At a time when citizenship, spirituality, faith schools and yobbish behaviour are in the news, it is good to see how these issues can look on the other side of the Atlantic. Katherine Simon's book started life as a doctoral thesis and was concerned to investigate moral and existential questions within three American high schools: one Jewish, one Roman Catholic and one non-religious.
After looking at various moral education programmes on offer in the United States, she wanted to see how classroom discussions functioned. Transcripts of live discussion form a key part of the book, but she has a gift for commentary on the ebb and flow of argument and an insight into what skills and qualities make a teacher who can lead pupils to face morally charged issues. What would be the effect on you of knowing in advance the date of your death? Should you give to the poor and, if so, how much? If ultimately you save lives by killing innocent people (Hiroshima, for instance), is it a war crime?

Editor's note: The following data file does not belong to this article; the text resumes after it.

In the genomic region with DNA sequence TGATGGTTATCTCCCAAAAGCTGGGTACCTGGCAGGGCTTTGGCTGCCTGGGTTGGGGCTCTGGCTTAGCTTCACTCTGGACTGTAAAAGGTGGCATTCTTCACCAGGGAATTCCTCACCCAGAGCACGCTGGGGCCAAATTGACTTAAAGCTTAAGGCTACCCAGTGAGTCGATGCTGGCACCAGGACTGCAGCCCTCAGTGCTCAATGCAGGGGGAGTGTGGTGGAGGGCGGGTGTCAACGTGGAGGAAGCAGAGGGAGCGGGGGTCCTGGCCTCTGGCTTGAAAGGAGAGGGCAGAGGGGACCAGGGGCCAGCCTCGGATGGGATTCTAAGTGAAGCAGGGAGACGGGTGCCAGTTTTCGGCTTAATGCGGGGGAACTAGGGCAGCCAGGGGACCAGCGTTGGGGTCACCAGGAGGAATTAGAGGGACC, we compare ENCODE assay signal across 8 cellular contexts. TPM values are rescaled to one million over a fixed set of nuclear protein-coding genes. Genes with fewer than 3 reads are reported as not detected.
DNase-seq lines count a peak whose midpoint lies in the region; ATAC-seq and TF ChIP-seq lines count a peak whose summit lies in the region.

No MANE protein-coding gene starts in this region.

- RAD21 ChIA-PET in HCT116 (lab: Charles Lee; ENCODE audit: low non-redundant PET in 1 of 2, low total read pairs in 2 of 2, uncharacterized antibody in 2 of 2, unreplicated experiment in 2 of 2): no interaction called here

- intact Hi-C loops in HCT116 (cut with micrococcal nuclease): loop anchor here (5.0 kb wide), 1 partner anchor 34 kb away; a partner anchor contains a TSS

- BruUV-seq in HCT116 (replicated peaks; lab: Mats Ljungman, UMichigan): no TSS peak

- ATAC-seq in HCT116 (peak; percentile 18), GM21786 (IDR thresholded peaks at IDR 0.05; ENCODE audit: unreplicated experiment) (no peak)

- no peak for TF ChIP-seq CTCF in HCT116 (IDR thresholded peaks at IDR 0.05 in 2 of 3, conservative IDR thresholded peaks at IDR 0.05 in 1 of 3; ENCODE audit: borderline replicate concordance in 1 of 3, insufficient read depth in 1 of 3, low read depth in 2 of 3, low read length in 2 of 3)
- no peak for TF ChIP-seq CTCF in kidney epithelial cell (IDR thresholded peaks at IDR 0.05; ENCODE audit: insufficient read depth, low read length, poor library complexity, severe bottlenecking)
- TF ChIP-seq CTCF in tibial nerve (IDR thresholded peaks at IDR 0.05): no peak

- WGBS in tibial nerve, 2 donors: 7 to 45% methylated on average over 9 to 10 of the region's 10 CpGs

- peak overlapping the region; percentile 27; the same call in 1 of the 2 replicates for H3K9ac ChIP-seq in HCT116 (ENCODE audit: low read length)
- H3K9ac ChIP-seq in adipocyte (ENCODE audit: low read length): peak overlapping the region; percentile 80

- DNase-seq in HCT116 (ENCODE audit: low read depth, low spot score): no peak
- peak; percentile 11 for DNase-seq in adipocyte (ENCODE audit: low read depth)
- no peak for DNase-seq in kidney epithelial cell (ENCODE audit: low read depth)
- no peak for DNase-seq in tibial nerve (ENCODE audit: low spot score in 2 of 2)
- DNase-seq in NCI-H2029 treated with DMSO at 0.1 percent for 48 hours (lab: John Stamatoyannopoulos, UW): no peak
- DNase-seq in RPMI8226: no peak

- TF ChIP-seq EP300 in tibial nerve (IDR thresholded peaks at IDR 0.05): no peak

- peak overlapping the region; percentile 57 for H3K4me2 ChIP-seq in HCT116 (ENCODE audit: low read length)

Her point is that pupils respond intelligently when their imagination is fired, and the final chapter gives strategies and tools for making this happen in any classroom. Interestingly, though, she considers that, although religious schools routinely address moral issues as part of the curriculum, the transfer of this material directly into a non-religious school would not necessarily work. She favours the emergence of moral and existential themes through the ordinary course of a non-religious curriculum - though she recognises the quality of work done in religious schools where their context favours their approach.
William K Kay is a senior lecturer in religious education at King's College London